Details

Volatility dynamics around information : empirical evidence from the euro/dollar currency market

by Ben Omrane, Walid

Abstract (Summary)
Roughly all the previous empirical research, focusing on the information effects on volatility, has investigated the volatility dynamics during and after the release of public information. Researchers use ARCH-type or realized volatility models and they proxy public information by market news announcements. So far, studies focusing on the effect of noise or technical trading on volatility have been limited to theoretical results without any empirical evidence. Technical trading is trading based on technical signals. As a consequence, the aim of this dissertation is to answer to the following question: how does foreign exchange volatility behave, in the very short term, around public information and technical signals ? To answer to this question we study the volatility dynamics before, during and after public news announcements and technical chart pattern signals. In order to meet this objective, we implement different methodologies specific to the different chapters of the dissertation. Each chapter tries to answer to a sub-question emerging from the main question of the thesis. This thesis contributes to the empirical finance literature on intradaily exchange rate volatility as follows. First we present evidence that volatility increases in the pre-announcement period of scheduled news. Second, we show that foreign exchange dealers quoting activity reacts to news announcements and it conveys useful information. The third contribution consists in presenting a new approach to recognize technical chart patterns from a time series, and shedding light on the predictive success of the technical chart signals. Finally, the last contribution consists in the finding that technical signals, considered by economists as "noise", have a significant effect on volatility.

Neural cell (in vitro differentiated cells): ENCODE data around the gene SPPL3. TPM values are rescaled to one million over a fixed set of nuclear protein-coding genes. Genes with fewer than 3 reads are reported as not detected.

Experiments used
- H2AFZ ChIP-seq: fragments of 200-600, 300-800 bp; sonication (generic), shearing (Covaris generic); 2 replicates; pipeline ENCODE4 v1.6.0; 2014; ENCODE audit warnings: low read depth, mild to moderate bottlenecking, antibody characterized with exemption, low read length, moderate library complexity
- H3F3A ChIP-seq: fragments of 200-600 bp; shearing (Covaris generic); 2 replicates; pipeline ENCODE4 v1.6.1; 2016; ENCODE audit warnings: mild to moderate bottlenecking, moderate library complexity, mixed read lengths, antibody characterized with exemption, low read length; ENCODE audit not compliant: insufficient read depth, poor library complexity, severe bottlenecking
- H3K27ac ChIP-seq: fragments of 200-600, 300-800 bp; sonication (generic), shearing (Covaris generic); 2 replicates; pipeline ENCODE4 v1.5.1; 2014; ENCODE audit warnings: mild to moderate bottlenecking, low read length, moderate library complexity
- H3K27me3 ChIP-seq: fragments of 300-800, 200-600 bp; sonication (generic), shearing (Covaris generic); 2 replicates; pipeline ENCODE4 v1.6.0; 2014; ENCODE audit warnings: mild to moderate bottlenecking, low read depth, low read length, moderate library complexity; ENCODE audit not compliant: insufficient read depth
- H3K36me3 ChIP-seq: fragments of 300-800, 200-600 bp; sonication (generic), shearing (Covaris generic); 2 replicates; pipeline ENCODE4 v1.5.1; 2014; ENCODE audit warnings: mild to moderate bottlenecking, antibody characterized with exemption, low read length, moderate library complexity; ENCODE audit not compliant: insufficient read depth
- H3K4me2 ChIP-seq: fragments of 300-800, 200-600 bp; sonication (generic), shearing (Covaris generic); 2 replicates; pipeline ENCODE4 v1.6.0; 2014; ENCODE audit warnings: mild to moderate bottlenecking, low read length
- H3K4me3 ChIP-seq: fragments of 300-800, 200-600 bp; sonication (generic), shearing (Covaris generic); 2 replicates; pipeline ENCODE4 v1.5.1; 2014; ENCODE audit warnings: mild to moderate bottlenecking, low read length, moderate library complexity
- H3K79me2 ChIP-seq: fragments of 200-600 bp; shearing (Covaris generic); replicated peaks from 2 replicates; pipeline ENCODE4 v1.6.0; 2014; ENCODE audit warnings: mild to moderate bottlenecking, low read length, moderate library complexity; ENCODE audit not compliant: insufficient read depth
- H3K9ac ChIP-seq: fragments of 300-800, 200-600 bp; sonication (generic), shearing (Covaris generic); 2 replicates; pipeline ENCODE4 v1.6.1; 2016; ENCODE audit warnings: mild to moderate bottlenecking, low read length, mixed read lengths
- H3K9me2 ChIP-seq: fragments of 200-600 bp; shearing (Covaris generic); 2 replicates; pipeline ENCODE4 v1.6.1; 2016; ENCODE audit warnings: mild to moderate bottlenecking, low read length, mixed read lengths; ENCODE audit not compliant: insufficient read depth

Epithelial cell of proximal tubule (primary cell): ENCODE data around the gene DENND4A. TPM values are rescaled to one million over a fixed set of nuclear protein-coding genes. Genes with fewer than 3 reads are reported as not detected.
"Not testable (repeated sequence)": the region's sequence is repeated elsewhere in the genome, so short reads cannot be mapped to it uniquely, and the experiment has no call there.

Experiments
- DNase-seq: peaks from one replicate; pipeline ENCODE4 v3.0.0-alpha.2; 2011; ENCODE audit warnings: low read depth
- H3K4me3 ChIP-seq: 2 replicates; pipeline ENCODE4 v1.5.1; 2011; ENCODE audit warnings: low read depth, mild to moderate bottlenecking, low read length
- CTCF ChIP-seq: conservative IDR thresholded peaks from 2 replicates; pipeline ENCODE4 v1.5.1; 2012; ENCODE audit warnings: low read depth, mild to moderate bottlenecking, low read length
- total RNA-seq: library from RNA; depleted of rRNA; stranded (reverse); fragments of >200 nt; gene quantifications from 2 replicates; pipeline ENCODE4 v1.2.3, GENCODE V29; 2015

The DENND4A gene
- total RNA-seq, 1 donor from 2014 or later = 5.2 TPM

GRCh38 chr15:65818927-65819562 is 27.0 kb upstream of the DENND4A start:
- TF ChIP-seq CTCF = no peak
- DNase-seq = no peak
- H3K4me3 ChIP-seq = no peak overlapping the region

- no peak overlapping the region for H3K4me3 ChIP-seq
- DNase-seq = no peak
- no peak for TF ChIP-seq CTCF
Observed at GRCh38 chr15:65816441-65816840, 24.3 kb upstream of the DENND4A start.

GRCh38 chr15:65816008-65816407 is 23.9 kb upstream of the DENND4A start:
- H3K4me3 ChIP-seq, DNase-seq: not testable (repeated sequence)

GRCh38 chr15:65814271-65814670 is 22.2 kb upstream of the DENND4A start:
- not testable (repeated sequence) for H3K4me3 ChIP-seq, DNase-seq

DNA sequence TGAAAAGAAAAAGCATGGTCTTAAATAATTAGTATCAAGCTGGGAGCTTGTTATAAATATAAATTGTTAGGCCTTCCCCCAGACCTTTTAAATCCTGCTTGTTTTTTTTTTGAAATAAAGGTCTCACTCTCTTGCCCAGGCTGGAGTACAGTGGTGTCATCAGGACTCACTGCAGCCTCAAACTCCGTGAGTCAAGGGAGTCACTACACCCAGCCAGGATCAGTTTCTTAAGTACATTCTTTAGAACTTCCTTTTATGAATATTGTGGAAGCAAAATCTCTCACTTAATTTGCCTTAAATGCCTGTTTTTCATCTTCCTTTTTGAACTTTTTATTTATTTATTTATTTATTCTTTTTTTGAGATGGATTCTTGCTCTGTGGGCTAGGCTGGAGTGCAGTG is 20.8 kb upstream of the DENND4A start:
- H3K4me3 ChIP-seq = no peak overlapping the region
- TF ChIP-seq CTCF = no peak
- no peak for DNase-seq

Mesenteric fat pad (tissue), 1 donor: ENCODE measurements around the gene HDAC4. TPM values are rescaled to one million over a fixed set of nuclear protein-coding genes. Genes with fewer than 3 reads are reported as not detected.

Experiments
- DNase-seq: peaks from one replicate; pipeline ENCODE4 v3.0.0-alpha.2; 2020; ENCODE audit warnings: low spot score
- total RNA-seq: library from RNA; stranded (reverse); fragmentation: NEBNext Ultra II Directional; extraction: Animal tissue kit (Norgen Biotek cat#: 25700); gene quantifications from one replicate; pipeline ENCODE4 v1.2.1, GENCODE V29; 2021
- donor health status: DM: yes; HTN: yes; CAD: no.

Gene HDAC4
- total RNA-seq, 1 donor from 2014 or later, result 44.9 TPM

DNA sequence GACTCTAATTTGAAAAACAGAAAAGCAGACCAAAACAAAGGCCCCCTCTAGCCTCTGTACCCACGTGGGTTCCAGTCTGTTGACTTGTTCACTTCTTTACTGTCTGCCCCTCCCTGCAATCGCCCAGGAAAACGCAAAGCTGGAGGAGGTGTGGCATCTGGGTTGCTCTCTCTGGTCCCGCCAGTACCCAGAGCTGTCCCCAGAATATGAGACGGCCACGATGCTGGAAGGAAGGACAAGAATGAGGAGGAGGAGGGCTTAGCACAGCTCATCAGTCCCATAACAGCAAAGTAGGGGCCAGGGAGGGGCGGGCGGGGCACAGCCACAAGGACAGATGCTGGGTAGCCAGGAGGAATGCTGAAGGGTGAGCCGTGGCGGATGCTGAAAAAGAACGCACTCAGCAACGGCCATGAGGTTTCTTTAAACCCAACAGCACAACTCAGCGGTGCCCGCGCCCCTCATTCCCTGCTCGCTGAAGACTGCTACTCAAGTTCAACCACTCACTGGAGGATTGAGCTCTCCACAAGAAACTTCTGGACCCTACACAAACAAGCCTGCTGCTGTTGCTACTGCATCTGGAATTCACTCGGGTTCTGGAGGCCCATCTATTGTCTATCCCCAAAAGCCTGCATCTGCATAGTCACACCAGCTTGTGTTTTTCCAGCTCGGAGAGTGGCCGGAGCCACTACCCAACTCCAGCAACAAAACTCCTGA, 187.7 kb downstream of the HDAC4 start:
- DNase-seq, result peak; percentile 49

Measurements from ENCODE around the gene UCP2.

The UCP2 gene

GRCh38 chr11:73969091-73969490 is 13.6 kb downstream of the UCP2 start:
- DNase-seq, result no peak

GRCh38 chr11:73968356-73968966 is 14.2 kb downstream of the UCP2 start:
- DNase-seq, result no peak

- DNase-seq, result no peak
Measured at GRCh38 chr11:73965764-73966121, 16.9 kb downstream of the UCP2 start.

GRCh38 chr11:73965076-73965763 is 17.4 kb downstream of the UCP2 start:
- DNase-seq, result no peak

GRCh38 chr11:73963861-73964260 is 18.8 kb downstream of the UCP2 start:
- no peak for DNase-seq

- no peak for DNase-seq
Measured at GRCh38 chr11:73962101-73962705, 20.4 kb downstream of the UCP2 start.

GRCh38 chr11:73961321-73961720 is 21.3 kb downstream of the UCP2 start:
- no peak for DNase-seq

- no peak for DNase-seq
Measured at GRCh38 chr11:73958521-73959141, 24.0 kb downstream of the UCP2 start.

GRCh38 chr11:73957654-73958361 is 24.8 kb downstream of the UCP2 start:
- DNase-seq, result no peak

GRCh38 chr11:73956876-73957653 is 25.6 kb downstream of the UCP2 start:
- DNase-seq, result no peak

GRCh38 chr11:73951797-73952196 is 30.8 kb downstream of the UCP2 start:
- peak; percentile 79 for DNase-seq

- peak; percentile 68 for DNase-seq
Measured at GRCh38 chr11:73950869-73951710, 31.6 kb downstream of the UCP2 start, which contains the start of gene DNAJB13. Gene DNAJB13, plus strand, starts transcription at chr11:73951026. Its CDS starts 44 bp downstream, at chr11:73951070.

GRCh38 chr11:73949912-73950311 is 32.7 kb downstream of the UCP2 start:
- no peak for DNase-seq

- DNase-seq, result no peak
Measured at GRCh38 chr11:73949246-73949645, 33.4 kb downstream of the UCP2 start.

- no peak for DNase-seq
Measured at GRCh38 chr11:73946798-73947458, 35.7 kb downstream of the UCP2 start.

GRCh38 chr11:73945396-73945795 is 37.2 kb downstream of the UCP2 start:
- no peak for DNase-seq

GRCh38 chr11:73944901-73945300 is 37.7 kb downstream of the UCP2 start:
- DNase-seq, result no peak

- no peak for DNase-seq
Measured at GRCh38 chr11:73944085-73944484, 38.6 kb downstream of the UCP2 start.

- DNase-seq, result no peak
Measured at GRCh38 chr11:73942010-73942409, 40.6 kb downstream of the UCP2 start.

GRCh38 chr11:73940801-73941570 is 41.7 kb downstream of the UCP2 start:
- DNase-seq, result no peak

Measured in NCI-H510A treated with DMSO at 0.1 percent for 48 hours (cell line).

Bibliographical Information:

Advisor:

School:Université catholique de Louvain

School Location:Belgium

Source Type:Master's Thesis

Keywords:volatility high frequency data foreign exchange market information

ISBN:

Date of Publication:11/17/2006

© 2009 OpenThesis.org. All Rights Reserved.